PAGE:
The State of Nonprofit America, (ed.). 2d edition
In this second edition of this immensely successful volume, Lester Salamon and his colleagues offer an overview of the current state of America’s nonprofit sector, examining the forces that are shaping its future and identifying the changes that might be needed. This edition has been completely revised and updated to reflect changing political realities and the punishing economic climate currently battering the nonprofit sector, which faces significant financial challenges during a time when its services are needed more than ever.
A Review of Deviant Nonprofit Groups: Seeking Method in their - Alleged ‘Madness-Treason Immorality’
After the economic and ideological changes of the 1990’s older people in Russia have shifted to become the most vulnerable, poor and disrespected group in the country’s population. However, despite the slowly recovering birth rate and low life expectancy, the older population is predicted to constitute almost a quarter of the Russian population (24.8%) in 2016.
However, so called “people’s universities” have long been part of the Soviet tradition and were renewed mostly for the education for older people in the post-Soviet era. Mostly they are supported by non-profit organisations and offer informal education on a range of topics and crafts. These programmes have proved to be enjoyed by older learners and are recognised to be major contributors to active ageing in Russia. Nevertheless, their numbers and capacities are not sufficient to respond to the variety of needs and interests of older people. At the same time large formal educational institutions such as universities do not usually consider the older population to be a target audience for their programmes.
Nevertheless, some political steps have been made by a few Russian regions. This article reports on a national survey of University of the Third Age-type provision for older people in eight cities nationwide. For example, in the Republic of Bashkortostan a region-wide governmentally sponsored programme, “Third Age Universities for All”, came into operation in 2011. A small survey of U3A students in one city is reported. It suggests that while the programme needs to be amended in many ways, it sets a worthwhile precedent and hopefully will be followed by other regions.
Published research in English is reviewed on the Nonprofit Sector (NPS) in mainland China since Mao’s death in 1976. A large, diverse, and rapidly growing NPS exists, but openly political Nonprofit Organizations (NPOs) outside the Communist Party and its control are prohibited. China has civil society in the narrower sense: a substantial civil society sector or NPS exists. However, the party-state in China continues to play a dominating role in regard to the NPS, especially for registered NPOs. Freedom of association is still limited in China, especially for national associations, which are nearly all Government Organized Nongovernmental Organizations (GONGOs), not genuine NGOs/NPOs. The broader scope definition of civil society focuses on functioning civil liberties, and the ability of NPOs in general to influence significantly the government on various policy issues. In these terms, China has a weak but slowly emerging civil society with far more associational freedom than under Mao.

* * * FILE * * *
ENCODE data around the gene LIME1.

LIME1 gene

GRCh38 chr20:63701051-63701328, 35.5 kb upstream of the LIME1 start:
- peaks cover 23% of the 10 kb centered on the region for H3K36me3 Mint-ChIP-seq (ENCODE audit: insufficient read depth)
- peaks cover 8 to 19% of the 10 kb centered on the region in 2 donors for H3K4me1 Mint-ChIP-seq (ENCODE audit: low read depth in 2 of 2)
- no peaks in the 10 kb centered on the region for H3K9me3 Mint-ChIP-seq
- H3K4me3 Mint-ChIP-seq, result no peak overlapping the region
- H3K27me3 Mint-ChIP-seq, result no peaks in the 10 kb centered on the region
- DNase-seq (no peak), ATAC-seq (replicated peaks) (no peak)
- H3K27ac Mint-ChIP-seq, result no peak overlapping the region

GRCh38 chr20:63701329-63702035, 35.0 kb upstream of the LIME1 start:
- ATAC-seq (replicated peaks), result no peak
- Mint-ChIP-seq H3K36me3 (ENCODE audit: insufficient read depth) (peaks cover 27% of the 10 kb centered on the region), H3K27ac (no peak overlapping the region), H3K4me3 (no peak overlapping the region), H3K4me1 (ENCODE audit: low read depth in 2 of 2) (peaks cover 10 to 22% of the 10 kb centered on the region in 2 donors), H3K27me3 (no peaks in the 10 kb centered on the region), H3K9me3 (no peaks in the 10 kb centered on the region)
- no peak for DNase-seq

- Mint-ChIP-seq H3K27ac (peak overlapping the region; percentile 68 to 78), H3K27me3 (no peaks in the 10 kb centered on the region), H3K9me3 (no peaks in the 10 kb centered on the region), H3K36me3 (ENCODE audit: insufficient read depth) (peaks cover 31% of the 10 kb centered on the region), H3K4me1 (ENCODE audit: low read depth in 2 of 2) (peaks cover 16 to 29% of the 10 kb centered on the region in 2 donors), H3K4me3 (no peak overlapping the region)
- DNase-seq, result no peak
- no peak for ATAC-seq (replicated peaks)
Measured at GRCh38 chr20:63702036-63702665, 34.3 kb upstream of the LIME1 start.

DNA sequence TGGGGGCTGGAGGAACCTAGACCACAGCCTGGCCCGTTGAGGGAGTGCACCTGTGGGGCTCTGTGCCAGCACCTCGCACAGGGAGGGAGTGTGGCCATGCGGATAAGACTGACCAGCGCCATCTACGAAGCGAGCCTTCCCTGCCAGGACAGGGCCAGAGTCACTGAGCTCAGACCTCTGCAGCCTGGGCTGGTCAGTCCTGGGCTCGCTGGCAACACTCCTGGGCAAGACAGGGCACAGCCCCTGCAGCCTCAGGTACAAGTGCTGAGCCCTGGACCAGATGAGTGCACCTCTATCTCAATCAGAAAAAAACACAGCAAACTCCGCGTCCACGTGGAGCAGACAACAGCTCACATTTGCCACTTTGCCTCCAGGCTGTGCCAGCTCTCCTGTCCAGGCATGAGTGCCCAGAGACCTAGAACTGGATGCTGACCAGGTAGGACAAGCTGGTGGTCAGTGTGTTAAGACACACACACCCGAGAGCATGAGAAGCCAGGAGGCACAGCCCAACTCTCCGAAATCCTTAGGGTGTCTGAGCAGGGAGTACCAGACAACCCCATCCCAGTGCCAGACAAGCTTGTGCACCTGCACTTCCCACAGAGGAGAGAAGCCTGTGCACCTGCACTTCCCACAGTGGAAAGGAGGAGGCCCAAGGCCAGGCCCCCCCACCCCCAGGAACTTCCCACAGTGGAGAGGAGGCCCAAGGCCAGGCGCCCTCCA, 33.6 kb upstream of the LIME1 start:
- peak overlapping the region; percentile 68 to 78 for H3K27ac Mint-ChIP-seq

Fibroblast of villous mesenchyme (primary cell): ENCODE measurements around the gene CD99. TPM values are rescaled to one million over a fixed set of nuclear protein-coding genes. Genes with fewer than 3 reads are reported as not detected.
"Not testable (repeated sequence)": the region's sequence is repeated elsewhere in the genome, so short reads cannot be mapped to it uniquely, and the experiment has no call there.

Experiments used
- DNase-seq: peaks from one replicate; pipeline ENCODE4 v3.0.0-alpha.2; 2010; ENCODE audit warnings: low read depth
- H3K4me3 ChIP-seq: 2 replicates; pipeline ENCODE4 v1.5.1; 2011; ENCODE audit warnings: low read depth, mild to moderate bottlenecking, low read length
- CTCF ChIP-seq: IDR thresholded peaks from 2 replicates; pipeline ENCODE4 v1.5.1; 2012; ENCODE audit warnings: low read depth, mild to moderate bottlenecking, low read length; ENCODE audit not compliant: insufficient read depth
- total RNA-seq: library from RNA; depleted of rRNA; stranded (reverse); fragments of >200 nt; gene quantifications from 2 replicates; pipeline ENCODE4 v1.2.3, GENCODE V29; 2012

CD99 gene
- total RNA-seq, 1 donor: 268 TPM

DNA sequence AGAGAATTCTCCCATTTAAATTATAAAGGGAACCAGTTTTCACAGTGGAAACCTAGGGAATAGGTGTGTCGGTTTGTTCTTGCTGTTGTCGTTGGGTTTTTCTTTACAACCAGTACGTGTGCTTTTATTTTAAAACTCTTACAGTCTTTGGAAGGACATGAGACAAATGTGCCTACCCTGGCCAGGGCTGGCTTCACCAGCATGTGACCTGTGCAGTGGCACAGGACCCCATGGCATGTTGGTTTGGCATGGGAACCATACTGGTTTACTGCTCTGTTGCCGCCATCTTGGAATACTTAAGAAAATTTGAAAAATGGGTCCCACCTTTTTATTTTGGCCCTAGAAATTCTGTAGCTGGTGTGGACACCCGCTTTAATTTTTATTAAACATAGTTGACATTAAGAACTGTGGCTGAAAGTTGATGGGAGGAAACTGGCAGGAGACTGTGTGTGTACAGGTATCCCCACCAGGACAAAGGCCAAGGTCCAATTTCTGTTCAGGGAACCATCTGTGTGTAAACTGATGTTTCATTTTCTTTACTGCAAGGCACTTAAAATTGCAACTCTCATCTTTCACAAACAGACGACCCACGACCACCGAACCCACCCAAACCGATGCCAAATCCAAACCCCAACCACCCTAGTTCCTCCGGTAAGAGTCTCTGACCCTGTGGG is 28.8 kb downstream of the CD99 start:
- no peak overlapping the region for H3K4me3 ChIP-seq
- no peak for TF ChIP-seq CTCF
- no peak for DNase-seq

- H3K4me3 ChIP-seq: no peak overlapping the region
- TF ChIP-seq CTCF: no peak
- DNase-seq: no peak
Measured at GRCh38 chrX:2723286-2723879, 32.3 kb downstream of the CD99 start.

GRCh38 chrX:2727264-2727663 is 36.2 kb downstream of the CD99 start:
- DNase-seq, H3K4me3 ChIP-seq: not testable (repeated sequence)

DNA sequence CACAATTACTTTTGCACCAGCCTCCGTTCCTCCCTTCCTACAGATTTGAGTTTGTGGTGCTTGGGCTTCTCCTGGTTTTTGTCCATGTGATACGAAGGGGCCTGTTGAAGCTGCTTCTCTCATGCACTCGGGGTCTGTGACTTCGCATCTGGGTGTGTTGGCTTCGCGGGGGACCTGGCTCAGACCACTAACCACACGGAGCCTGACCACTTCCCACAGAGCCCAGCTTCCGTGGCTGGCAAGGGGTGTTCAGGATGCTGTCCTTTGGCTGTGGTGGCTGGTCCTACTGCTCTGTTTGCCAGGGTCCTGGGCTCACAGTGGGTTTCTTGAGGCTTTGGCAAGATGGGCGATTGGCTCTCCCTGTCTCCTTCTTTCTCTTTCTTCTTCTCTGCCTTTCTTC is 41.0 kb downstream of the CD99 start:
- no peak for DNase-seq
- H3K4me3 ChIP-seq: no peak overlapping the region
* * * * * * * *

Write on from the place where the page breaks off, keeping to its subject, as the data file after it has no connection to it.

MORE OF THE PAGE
In this new, fully revised edition of America’s Nonproﬁt Sector, renowned author Lester Salamon clariﬁes the scope, structure, ﬁnances, and operation of the nonproﬁt sector and examines how it has changed over time, both generally and in major ﬁelds like health care, education, arts, and religion.
The book analyses models of the welfare state and their impact on the nonprofit sector development in European countries and in Russia. It opens with the description of theoretical concepts and shows how nonprofit sector and civil society evolve within specific political regimes or models of social policy governance. Social origin theory was employed in order to show how neoliberal tendencies have influenced the nonprofit sector evolvement. In a nutshell, this theory explains patterns of civil society development cross-nationally. The analysis of Russian situation aims at identifying the model of the nonprofit sector deployment in this county in correlation with other European societies. Scholars consider Russian case as a model of “deferred democratization” with selective approach toward different NGOs and government domination in social sphere. The empirical analysis of Russian case enabled to identify three main characteristics of policy towards civil society organizations: neoliberal attempts to involve NGOs into service provision, resistance of paternalism and state support for limited scope of organizations and selective policy toward various organizations in terms of interest representation (state corporatism).
Government Funding Policies
Differences between Nonprofit Agencies and Membership Associations
The Neglected Dark Side of Voluntarism and the Nonprofit Sector: Larger Context of the General Theory of Deviant Nonprofit Groups